prac_quiz1sol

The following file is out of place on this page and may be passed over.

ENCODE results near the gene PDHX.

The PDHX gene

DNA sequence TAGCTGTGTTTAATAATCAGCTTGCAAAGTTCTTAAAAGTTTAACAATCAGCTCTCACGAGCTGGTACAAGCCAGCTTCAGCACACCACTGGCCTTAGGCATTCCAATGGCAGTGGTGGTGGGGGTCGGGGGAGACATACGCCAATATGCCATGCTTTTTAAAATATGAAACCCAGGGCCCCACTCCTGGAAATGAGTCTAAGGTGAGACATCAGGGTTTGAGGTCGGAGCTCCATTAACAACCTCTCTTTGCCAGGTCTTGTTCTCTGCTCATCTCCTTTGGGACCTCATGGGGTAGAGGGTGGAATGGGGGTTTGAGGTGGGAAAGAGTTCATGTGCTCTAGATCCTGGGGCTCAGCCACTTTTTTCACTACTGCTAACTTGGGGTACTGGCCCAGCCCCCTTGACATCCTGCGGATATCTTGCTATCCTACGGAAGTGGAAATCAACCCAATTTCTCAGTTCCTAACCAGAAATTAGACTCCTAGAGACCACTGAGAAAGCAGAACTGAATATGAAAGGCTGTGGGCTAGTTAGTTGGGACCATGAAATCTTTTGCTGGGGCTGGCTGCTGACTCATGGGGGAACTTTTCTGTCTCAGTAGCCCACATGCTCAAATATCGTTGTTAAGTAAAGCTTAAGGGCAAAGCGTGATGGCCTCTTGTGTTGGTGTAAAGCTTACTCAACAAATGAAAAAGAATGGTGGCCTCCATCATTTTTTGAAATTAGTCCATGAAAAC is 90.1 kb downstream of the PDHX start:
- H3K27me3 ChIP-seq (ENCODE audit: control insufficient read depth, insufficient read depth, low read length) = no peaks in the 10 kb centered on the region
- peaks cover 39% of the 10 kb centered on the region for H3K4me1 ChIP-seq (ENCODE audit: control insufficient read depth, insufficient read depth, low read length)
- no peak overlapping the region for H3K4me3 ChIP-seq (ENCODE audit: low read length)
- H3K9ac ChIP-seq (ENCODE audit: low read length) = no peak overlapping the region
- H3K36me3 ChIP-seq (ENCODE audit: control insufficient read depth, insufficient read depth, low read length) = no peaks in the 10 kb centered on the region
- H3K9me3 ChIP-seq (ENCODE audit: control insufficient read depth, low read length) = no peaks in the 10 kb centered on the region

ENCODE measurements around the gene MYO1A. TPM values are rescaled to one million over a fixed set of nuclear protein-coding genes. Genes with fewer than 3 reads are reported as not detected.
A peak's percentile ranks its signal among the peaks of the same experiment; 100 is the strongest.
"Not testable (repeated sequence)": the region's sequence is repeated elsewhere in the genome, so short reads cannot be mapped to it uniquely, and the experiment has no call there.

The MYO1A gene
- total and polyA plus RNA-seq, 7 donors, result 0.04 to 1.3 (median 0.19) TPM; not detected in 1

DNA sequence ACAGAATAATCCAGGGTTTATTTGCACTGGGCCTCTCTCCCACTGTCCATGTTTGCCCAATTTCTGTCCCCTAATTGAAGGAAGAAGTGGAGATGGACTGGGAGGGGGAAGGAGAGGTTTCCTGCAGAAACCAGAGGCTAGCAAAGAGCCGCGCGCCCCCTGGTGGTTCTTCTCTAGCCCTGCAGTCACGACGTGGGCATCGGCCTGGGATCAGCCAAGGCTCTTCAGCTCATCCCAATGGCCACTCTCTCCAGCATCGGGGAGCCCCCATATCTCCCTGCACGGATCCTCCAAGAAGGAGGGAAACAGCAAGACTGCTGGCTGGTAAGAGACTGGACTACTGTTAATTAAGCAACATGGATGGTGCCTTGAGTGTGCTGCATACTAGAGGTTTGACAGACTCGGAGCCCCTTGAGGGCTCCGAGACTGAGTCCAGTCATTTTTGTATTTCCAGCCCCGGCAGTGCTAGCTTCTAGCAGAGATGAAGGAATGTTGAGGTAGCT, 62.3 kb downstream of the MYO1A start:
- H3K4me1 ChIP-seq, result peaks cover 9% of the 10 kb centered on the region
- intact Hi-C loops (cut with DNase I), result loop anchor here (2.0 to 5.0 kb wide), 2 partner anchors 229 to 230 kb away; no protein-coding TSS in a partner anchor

prac_quiz1sol - Introduction to Algorithms Massachusetts...